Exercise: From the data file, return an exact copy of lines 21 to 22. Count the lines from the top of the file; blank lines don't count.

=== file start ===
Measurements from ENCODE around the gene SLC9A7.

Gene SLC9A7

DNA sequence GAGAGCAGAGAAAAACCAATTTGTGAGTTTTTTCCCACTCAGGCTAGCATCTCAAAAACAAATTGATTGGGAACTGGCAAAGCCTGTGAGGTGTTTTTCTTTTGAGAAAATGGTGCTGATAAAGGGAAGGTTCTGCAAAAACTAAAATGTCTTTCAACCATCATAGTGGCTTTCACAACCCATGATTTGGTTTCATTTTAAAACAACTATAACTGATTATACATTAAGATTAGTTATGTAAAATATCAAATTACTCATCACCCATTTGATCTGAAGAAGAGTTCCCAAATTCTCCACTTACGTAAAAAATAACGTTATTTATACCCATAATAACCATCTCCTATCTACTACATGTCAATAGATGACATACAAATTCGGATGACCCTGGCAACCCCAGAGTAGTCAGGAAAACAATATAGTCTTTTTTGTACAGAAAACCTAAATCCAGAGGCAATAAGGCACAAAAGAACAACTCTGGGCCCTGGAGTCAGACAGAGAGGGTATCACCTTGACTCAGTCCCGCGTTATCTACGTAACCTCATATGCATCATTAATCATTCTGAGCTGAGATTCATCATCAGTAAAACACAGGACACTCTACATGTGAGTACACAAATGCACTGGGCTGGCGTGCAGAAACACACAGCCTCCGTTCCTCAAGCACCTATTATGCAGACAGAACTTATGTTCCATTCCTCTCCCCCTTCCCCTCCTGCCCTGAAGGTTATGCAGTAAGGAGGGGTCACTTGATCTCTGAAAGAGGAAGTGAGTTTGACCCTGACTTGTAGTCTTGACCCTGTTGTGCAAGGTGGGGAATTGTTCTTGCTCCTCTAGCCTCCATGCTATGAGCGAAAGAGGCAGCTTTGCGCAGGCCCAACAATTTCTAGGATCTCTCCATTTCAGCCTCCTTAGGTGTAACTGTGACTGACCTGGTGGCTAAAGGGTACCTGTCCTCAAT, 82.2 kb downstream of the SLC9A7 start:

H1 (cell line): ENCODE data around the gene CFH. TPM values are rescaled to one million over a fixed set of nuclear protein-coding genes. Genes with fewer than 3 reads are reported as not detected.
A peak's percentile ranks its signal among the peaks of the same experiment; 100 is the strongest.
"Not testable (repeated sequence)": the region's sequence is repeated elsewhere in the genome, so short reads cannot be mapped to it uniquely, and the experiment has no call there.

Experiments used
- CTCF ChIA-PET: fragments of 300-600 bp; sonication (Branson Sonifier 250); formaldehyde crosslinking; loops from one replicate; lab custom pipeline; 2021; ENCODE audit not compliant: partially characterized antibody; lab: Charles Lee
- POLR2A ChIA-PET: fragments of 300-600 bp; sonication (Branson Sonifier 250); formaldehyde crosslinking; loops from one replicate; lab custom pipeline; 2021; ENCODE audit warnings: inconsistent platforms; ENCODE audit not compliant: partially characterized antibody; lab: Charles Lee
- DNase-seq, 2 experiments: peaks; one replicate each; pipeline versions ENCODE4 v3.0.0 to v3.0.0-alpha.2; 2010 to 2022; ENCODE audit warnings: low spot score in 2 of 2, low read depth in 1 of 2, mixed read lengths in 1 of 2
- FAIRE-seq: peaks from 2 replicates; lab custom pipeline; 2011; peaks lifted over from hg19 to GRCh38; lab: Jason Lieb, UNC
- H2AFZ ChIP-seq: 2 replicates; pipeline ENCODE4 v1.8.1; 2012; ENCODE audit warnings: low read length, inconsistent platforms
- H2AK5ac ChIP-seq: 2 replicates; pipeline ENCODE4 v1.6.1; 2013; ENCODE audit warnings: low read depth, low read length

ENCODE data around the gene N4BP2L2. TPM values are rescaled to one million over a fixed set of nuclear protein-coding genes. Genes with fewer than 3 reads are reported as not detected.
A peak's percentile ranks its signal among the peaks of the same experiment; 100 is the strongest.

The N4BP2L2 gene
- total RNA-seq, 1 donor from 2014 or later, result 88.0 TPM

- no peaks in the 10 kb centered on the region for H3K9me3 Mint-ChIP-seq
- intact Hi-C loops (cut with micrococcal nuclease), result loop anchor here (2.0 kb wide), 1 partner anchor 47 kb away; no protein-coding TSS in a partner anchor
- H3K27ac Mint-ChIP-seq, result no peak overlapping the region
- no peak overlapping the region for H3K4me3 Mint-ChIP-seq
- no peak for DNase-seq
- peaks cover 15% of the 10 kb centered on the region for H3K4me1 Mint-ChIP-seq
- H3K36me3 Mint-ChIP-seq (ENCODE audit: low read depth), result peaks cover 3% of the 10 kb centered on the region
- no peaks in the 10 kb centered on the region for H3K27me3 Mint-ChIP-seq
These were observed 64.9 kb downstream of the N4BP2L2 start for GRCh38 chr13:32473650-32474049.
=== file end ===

- no peak overlapping the region for H3K4me3 Mint-ChIP-seq
- no peak for DNase-seq